Covid-19 damages the cells lining the smallest blood vessels, choking off blood flow, leading to organ damage, according to a study.
The results, published in the journal Nature Communications, could pave the way for new treatments to save lives at a time when hundreds of people are still dying from Covid-19 each day.
Even after three years since the emergence of Covid, much remains unknown about how it causes severe disease, including the widespread organ damage beyond just the lungs.
To understand, a multidisciplinary team from the University of Emory in the US, studied multiple datasets to examine the biochemistry of blood from Covid patients and compared it to non-Covid patients.
"One unique pathway that stood out was related to vessel health and blood flow," said Cheryl Maier, Assistant Professor in the Department of Pathology and Laboratory Medicine, at Emory's School of Medicine.
Further, the team created cutting-edge models of the smallest blood vessels, expected to be the most sensitive to altered blood flow. The models allowed them to visualise how blood from Covid-19 patients versus other patients might be flowing in the human body.
They found that Covid-19 patients had severely high levels of a blood protein called fibrinogen. It causes red blood cells (RBC) to clump together, altering blood flow and directly damaging the endothelial glycocalyx -- a gelatinous protective layer lining the microvessels.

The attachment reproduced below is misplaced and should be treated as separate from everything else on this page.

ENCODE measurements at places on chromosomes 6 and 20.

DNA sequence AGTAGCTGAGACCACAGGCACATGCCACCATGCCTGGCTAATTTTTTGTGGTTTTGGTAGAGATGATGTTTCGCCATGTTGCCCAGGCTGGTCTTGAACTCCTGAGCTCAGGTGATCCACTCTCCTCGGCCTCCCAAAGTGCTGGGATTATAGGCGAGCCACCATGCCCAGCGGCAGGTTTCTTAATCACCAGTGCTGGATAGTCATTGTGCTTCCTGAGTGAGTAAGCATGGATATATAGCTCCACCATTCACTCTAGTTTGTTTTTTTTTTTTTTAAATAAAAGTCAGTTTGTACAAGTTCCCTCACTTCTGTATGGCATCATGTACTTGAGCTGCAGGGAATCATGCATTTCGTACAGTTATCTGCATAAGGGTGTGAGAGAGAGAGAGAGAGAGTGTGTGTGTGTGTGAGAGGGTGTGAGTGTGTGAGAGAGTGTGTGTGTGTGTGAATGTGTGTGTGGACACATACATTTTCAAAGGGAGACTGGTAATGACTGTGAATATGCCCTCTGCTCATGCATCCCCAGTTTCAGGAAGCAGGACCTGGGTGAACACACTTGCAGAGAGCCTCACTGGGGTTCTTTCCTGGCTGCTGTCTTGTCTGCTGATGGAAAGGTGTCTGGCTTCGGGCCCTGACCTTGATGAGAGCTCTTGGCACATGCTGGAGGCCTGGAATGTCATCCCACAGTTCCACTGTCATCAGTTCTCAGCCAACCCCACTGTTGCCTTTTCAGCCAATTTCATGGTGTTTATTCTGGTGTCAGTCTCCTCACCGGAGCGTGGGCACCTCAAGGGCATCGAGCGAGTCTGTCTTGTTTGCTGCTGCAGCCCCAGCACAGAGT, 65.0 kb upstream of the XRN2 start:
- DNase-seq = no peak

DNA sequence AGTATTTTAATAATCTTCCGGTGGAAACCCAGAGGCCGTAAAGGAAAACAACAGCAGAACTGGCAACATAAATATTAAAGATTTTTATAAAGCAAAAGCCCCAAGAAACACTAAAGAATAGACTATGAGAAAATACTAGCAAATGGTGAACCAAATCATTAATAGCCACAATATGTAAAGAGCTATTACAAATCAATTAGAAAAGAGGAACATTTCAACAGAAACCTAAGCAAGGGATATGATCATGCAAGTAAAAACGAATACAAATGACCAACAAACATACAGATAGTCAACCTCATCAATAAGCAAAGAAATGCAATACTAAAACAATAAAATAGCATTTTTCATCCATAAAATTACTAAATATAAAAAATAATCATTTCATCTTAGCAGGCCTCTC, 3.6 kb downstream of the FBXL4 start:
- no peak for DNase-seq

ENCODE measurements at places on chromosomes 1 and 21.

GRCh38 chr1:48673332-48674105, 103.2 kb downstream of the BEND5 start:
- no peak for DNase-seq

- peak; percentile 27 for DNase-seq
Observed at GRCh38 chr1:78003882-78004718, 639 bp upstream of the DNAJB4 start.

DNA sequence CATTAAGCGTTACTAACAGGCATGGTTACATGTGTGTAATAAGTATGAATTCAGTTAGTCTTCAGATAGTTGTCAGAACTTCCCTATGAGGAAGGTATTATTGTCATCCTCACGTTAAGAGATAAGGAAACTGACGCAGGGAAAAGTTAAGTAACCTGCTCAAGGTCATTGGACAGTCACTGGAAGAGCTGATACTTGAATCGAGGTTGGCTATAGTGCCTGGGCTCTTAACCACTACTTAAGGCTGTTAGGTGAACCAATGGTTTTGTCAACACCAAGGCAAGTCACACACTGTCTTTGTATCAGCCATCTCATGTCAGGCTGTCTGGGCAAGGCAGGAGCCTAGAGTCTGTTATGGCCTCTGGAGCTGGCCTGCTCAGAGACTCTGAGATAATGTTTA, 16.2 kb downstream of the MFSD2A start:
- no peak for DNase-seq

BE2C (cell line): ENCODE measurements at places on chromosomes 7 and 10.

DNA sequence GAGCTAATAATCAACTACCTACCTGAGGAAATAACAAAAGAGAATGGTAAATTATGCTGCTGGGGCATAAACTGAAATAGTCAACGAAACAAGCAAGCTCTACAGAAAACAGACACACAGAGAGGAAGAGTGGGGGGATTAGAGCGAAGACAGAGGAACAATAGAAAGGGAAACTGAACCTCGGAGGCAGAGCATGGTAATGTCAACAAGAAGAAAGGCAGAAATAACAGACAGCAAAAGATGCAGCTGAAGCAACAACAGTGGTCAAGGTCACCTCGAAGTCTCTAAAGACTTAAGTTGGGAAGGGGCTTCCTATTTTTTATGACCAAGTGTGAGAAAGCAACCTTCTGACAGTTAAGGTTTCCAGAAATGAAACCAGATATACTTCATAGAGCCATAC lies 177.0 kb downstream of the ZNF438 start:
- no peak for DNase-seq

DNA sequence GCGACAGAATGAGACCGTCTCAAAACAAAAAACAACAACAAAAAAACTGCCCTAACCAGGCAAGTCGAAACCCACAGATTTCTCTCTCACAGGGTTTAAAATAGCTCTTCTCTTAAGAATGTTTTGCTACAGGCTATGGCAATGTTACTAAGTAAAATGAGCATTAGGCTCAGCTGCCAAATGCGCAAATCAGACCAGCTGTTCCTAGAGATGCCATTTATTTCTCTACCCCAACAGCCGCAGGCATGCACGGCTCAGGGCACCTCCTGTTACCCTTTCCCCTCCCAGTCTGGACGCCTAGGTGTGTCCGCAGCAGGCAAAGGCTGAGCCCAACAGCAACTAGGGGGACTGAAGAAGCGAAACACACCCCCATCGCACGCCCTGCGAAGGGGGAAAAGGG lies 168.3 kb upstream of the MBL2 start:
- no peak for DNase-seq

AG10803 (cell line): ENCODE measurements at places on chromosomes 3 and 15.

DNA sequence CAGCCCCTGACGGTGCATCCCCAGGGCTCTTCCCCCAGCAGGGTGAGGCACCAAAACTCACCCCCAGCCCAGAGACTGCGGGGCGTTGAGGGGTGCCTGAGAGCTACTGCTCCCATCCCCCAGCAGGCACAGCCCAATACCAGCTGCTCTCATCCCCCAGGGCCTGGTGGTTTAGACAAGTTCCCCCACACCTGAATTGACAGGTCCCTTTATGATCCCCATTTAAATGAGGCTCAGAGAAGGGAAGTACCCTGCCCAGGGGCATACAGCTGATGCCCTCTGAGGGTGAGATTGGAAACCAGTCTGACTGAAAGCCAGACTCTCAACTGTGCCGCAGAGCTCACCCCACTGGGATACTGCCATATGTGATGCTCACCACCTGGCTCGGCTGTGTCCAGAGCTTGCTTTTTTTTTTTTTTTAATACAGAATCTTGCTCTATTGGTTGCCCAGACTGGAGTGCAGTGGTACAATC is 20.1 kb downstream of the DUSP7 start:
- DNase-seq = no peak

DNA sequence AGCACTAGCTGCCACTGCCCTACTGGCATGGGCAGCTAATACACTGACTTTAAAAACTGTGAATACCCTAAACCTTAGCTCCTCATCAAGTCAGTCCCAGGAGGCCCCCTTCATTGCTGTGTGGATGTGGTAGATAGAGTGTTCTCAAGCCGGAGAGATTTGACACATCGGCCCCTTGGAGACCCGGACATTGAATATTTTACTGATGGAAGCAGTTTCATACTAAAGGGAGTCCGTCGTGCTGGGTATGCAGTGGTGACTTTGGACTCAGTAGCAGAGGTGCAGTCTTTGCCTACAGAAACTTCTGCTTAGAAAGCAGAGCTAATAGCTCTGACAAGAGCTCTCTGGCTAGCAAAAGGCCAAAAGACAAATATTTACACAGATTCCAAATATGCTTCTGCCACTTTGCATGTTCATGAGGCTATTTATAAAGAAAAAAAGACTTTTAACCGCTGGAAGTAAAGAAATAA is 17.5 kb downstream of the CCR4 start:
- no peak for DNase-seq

When the researchers combined plasma from Covid patients with RBC in lab-made blood vessels, they could visualise the cellular aggregation and quantify the destruction of the endothelial cell glycocalyx.
Taken together, these data suggest that the fibrinogen-induced red blood cell aggregation and resulting microvascular damage could be the major pathway by which Covid causes organ damage and even death.
There's presently no medications targeting high fibrinogen in the blood.
However the team has done exploratory research using therapeutic plasma exchange: removing plasma with high fibrinogen from Covid-19 patients and replacing it with donor plasma that has normal fibrinogen levels.
According to Maier, the discovery is critical because it provides a target that might help save lives. [IANS/JS]